Capital squeeze takes the wind out of Asia marine renewalsJanuary 10 2023 by Marcus Alcock
In many respects, marine (re)insurance accounts in Asia have been better positioned going into these renewals than for other segments of the market. For a start, unlike those on the property and specialty sides of the fence, it’s fair to say that the marine market has not experienced a major market event in recent years which has impacted loss ratios and therefore had a knock-on effect on rating.
Furthermore, and largely as a result of Covid-19, marine activity had reduced (though it is once again picking up now), meaning that the marine market loss ratio for the APAC region has been relatively stable.
A challenging renewal for marine writers in the region has been partially influenced by Covid restrictions that have eased significantly, meaning that seaborne-trade has once again picked up, Ukraine conflict-related losses, and the broader issue of inflationary effects on claims.
Many reinsurance renewals for marine cedents have been extremely testing. Indeed, on the claims front there can be little doubt that reinsurers have been keen to push for meaningful rate increases given the increasing cost of marine claims for physical damage due to higher labour costs and the cost of raw materials.
Capacity for marine reinsurance, in tandem with the wider market, has fluctuated going into these renewals. Indeed, only last month Atrium Underwriters, the MGA for Lloyd’s Syndicate 609, which writes a global marine portfolio, announced that it was exiting marine reinsurance, with the decision to cease writing its marine excess of loss reinsurance book of business.
The exit came into effect as of January 1, 2023. In a statement, Atrium said that continuing in the class was deemed unviable as it looks to focus its efforts and capacity into direct specialty classes. It added that the underwriter of the marine reinsurance account, Andrew Hedges, will stay with the business for the foreseeable future to ensure the satisfactory run-off of the portfolio.
However, the general economic situation, limited premiums and relatively unsatisfactory loss ratio compared to the previous years have complicated placement of marine treaty, arguably one of the most easy-to-work-with markets in the past.
“Marine was the most difficult sector and whilst terms were available, markets were often sceptical,” said Wang Wei, chief executive at Hong Kong broker Rare Earth Insurance Partners. “Marine treaty, especially cargo, used to be one of the most flexible classes in the market, because the loss ratio for the whole market was good in the old days, especially in China.”
With seaborne trading picking up again, marine reinsurers have been keen to price for the increased possibility for losses. This includes keeping an eye on the continuing fall-out from the Russia-Ukraine war, especially with regard to potentially significant losses from trapped vessels, according to a recent briefing by the Association of Average Adjusters and the International Underwriting Association (IUA), which noted that marine markets face a profusion of ‘total loss’ claims for trapped ships early in 2023, one year after the shut-down of Ukrainian ports.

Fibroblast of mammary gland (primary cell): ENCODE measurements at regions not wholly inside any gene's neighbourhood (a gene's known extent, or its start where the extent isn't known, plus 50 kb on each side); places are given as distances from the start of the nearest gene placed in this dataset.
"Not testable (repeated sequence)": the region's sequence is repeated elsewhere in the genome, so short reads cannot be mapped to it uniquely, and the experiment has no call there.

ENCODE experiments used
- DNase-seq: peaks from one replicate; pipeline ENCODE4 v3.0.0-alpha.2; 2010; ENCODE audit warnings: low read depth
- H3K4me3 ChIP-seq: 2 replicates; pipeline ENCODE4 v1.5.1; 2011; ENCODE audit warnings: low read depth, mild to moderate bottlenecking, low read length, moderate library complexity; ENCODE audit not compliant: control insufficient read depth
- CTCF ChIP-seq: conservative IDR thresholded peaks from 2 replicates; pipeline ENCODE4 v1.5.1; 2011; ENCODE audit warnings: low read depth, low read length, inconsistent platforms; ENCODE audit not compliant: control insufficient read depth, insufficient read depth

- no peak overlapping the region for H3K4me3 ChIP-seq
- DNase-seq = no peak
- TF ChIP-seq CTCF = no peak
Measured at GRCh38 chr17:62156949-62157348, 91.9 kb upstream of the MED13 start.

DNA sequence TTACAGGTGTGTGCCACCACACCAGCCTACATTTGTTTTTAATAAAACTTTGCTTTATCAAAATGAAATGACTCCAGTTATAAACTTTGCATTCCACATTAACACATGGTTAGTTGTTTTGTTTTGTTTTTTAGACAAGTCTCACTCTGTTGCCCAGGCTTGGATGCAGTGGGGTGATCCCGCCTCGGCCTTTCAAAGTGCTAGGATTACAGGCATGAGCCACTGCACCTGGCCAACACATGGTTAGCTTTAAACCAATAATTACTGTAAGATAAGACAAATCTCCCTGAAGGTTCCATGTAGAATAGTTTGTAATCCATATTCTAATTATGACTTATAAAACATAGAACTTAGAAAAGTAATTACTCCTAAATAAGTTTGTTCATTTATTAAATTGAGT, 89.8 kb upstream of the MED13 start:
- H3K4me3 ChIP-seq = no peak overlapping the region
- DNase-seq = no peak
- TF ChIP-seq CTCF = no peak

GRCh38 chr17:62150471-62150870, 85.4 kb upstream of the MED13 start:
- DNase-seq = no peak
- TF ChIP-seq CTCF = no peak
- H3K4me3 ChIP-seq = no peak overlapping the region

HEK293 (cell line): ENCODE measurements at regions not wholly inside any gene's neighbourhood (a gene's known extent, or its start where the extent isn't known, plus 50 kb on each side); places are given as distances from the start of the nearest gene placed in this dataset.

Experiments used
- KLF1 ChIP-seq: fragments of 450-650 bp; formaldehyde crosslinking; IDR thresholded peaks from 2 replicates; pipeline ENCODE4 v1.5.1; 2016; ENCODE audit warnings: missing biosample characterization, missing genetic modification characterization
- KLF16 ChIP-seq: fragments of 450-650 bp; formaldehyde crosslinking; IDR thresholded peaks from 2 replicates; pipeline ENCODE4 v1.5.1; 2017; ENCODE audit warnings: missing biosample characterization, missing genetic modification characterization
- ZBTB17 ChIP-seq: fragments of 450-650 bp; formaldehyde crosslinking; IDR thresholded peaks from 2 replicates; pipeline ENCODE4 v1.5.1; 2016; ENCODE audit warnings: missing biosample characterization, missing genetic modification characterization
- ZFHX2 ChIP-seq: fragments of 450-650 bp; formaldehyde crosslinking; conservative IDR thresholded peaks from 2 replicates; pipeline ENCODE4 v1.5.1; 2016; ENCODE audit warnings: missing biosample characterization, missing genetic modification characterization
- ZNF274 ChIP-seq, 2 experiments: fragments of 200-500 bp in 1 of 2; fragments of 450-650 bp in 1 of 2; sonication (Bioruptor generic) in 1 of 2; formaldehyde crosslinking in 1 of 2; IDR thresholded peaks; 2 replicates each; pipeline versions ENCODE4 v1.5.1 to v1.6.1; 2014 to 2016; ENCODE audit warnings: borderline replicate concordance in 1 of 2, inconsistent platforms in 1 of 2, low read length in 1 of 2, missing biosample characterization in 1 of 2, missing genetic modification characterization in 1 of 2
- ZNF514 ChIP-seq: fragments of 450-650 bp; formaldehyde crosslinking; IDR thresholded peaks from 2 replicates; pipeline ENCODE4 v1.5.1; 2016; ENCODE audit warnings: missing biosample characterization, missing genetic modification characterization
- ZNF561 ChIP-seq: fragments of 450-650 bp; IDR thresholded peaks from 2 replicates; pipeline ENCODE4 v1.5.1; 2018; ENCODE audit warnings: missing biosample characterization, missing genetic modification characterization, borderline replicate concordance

In APAC, non-proportional treaty prices went up 18-20%, especially for cat risks, noted Rare Earth’s Wei.
Ukrainian ports have been closed for vessel entry and exit since February 5, 2022, the day after the Russian invasion, and mines are reported to have been planted, effectively blocking as many as 100 vessels in ports and up rivers. The full value of vessels trapped is unclear but is understood to be in the US$800 million to US$1 billion range.
A lack of retrocessional capacity for war risks has also limited the potential to renew programmes across Russia, Ukraine and Belarus, according to Protection & Indemnity (P&I) clubs American, North, UK and West, who have indicated during that it is no longer able to offer war risk cover for some liabilities in the region from January 1.
In a statement the UK P&I Club said: “Due to the impact of losses from the Russian/Ukrainian situation affecting the availability of global insurance and reinsurance capacity, the Club's reinsurers are no longer able to secure reinsurance for war risk exposure to Russian, Ukrainian or Belarus territorial risks.”
“The Club's own reinsurances renew on January 1 and reinsurers have advised the Club that as a consequence they will no longer be able to support the Club for this exposure. As a result, the Club is forced to alter the scope of coverage afforded to Members for Charterers Liability and shipowners' extended and ancillary covers.”
Experts noted that political instability has partially influenced the market but was still far less relevant than bigger problem faced by underwriters of all classes – limited capacity, especially paired up with the losses results and limited premium.
“The war and sanctions have had their influence treaty placement, but far less than the market’s biggest issue – capacity. This year the situation is different: for all classes, even if an insurance company could get the deal with a reputable reinsurance leader, they had problems finding capacity from the markets,” Rare Earth’s Wei said.
With additional reporting from Kristina Shperlik.
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